March 30, 2006 By Andy Opsahl
Technology education based on current, industry-driven curricula is rapidly replacing traditional industrial arts in public schools, and one big reason for the shift is a growing worldwide deficit of technology workers.
The U.S. Department of Labor predicts that the global economy will be short 15 million technical workers by 2020.
Confronting the Shortage
Project Lead The Way (PLTW), a nonprofit organization, offers high schools free, advanced technology and engineering education curricula to combat a forecasted shortage of workers in these industries. The program started in 12 New York state high schools in the 1997/1998 school year, and is currently used in more than 1,300 schools in 45 states and the District of Columbia.
Patrick Leaveck, regional Midwest director of PLTW, said industrial arts lost educational priority because they didn't directly impact the global economy or the domestic shortage of technology workers.
"Taking [traditional] industrial arts courses will not solve that problem, so we have to have courses that are both rigorous and relevant," Leaveck said, adding that PLTW courses count as college credits.
Gaining an Edge
East Senior High School, a small, 900-student school in Mankato, Minn., launched PLTW this academic year, and school officials appreciate the edge the program has given the Technology Education Department, said Mark Seiler, the department's chairman.
"We never really had the curriculum that Project Lead the Way has developed, which is phenomenal," Seiler said.
PLTW introduces students to the scope, rigor and discipline of engineering and engineering technology through a four-year sequence of high-school courses prior to entering college. The program offers focus in: engineering design; digital electronics; principles of engineering; computer integrated manufacturing; and civil engineering and architecture.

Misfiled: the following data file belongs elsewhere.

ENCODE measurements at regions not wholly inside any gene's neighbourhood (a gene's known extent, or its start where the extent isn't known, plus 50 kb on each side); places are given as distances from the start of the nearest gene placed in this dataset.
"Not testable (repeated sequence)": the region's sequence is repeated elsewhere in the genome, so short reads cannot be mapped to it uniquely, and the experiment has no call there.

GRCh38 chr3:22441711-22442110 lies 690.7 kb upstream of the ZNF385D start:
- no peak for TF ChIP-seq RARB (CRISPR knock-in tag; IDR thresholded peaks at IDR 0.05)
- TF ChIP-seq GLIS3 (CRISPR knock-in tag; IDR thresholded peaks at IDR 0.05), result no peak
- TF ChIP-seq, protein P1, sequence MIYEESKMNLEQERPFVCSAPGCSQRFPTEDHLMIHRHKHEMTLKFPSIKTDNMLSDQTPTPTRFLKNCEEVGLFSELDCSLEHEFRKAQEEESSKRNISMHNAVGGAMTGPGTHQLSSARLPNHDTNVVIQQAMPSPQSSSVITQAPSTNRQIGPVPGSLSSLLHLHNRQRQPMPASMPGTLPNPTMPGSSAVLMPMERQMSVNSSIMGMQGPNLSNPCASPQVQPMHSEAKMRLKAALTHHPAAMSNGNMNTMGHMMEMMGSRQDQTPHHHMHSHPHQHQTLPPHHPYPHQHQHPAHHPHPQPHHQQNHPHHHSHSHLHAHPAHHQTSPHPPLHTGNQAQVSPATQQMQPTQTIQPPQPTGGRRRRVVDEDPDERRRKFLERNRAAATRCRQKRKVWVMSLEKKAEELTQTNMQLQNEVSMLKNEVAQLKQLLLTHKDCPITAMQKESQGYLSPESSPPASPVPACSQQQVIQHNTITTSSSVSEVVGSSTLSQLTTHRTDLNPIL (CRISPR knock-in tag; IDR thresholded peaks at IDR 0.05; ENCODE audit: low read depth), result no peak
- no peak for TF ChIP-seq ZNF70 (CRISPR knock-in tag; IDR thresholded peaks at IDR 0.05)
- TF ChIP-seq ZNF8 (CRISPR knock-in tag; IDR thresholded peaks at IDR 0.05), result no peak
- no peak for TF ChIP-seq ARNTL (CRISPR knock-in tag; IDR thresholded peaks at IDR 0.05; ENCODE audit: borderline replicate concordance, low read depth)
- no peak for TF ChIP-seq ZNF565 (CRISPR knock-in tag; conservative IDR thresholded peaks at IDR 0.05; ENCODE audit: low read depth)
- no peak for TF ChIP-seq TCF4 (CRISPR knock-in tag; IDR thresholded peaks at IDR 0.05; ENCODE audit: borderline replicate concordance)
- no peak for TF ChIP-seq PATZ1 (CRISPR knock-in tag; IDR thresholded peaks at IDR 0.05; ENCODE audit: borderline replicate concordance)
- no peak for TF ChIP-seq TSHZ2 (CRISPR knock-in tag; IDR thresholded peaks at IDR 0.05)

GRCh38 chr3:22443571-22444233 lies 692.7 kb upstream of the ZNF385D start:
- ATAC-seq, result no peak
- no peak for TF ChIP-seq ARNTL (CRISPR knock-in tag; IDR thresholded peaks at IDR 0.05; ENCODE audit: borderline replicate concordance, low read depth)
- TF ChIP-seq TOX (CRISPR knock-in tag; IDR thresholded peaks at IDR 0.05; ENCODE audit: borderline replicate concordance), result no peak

"There is a packaged curriculum that you agree to use if you adopt the Project Lead the Way model in your school," said Barb Embacher, career education coordinator for Mankato Area Public Schools. "You send your teachers away to a really intensive program training in the summer for two weeks. They work from 7 a.m. until midnight every day for two weeks to learn how to teach [a] course."
The program updates courses at least once every two years, having them evaluated by technology professors and CEOs who advise the organization on industry requirements from future job applicants.
"Our American kids are getting behind some of the industrialized upcoming nations like China and India," Embacher said.
PLTW aligns all its curricula with math and science standards set by the International Technology Education Association, and offers additional training for teachers throughout the school year.
"Teachers have access to our Internet site, where they can download lessons to review, taught by a master teacher in video format," Leaveck said, adding that PLTW requires career counselors to be trained in how to pitch technology opportunities to students, because they typically have little technology knowledge.
Seiler said the challenge is not just getting students to enter a college technology or engineering program, but directing them toward specializations tailored to their strengths.
He said technology and engineering schools have high attrition rates because students often discover they aren't prepared for the intense math involved. He said the PLTW courses channel students to engineering technology-related fields better suited for them.
"We need to channel that student to make sure they make the right decision, and say, 'OK, I don't need to be the engineer -- I want to be the design technician that does all the drawing," Seiler said.
East Senior High School plans to integrate its PLTW Computer Integrated Manufacturing as well as its engineering, designing and drafting courses with labs at Minnesota State University, Mankato and neighboring Rasmussen Community College.
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